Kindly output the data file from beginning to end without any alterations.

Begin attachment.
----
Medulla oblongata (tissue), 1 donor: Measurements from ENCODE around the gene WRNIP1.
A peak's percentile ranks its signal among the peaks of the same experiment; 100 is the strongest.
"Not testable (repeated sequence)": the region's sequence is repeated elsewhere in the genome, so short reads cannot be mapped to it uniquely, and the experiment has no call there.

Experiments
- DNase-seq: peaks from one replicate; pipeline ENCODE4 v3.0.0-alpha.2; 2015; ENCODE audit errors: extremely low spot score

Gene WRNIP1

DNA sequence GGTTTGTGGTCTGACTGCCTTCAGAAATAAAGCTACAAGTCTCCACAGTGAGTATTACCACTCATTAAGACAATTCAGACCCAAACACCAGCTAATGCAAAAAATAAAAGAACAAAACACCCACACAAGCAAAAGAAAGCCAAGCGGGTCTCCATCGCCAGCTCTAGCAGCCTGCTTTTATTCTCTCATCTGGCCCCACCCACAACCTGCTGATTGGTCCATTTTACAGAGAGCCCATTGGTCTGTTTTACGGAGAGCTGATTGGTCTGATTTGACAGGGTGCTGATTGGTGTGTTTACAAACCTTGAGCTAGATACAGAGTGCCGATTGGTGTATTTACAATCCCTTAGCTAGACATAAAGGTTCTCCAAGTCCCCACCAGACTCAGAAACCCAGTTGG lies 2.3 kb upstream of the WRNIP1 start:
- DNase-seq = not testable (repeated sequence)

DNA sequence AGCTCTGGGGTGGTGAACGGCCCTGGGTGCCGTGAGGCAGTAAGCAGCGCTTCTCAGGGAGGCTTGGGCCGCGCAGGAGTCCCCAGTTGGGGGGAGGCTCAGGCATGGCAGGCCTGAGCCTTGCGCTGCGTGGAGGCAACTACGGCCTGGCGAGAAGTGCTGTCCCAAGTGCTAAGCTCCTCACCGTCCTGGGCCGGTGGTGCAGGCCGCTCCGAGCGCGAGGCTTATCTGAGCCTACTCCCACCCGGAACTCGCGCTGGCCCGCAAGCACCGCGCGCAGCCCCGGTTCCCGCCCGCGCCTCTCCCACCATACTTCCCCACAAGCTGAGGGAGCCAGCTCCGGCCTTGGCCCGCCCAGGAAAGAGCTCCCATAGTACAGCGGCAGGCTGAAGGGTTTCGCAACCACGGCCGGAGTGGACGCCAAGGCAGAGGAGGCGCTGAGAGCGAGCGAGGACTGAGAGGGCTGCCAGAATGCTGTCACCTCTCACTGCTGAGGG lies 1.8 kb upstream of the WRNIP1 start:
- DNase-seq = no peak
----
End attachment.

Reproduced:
Medulla oblongata (tissue), 1 donor: Measurements from ENCODE around the gene WRNIP1.
A peak's percentile ranks its signal among the peaks of the same experiment; 100 is the strongest.
"Not testable (repeated sequence)": the region's sequence is repeated elsewhere in the genome, so short reads cannot be mapped to it uniquely, and the experiment has no call there.

Experiments
- DNase-seq: peaks from one replicate; pipeline ENCODE4 v3.0.0-alpha.2; 2015; ENCODE audit errors: extremely low spot score

Gene WRNIP1

DNA sequence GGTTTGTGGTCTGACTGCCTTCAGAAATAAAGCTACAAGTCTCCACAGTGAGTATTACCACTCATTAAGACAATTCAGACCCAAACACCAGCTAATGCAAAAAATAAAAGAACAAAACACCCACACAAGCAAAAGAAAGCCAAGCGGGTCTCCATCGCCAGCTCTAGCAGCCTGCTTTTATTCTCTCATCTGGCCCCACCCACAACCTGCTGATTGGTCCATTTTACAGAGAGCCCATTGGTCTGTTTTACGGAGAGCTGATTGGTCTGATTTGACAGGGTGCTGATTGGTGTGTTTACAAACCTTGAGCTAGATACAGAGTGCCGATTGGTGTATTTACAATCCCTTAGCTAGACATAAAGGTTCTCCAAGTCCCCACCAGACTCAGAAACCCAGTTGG lies 2.3 kb upstream of the WRNIP1 start:
- DNase-seq = not testable (repeated sequence)

DNA sequence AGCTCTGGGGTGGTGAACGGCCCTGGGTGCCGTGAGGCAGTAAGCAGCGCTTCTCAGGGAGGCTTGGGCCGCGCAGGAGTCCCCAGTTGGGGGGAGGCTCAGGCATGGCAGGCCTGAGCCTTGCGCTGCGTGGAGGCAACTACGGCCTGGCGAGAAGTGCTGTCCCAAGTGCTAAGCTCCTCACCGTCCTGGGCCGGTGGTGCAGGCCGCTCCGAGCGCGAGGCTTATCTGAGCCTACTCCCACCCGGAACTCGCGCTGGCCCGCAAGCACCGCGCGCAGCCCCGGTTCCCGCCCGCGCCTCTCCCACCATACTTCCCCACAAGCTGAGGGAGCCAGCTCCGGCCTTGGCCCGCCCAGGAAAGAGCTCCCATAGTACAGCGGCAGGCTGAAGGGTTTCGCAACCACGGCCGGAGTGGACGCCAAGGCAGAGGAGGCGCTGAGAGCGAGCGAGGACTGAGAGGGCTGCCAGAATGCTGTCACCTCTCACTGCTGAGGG lies 1.8 kb upstream of the WRNIP1 start:
- DNase-seq = no peak